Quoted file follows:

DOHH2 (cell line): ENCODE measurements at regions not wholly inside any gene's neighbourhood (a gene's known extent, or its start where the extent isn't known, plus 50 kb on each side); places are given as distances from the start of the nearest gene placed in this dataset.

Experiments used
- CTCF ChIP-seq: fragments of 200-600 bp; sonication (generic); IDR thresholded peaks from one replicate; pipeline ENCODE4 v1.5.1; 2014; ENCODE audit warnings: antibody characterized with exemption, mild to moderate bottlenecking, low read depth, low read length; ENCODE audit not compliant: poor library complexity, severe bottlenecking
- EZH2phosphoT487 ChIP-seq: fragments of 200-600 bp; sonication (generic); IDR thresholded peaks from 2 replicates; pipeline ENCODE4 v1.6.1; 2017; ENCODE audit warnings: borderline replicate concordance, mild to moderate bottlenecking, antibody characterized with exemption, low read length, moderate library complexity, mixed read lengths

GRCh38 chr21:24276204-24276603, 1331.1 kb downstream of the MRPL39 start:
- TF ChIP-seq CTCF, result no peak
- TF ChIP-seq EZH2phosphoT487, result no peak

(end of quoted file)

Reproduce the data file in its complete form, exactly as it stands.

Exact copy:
DOHH2 (cell line): ENCODE measurements at regions not wholly inside any gene's neighbourhood (a gene's known extent, or its start where the extent isn't known, plus 50 kb on each side); places are given as distances from the start of the nearest gene placed in this dataset.

Experiments used
- CTCF ChIP-seq: fragments of 200-600 bp; sonication (generic); IDR thresholded peaks from one replicate; pipeline ENCODE4 v1.5.1; 2014; ENCODE audit warnings: antibody characterized with exemption, mild to moderate bottlenecking, low read depth, low read length; ENCODE audit not compliant: poor library complexity, severe bottlenecking
- EZH2phosphoT487 ChIP-seq: fragments of 200-600 bp; sonication (generic); IDR thresholded peaks from 2 replicates; pipeline ENCODE4 v1.6.1; 2017; ENCODE audit warnings: borderline replicate concordance, mild to moderate bottlenecking, antibody characterized with exemption, low read length, moderate library complexity, mixed read lengths

GRCh38 chr21:24276204-24276603, 1331.1 kb downstream of the MRPL39 start:
- TF ChIP-seq CTCF, result no peak
- TF ChIP-seq EZH2phosphoT487, result no peak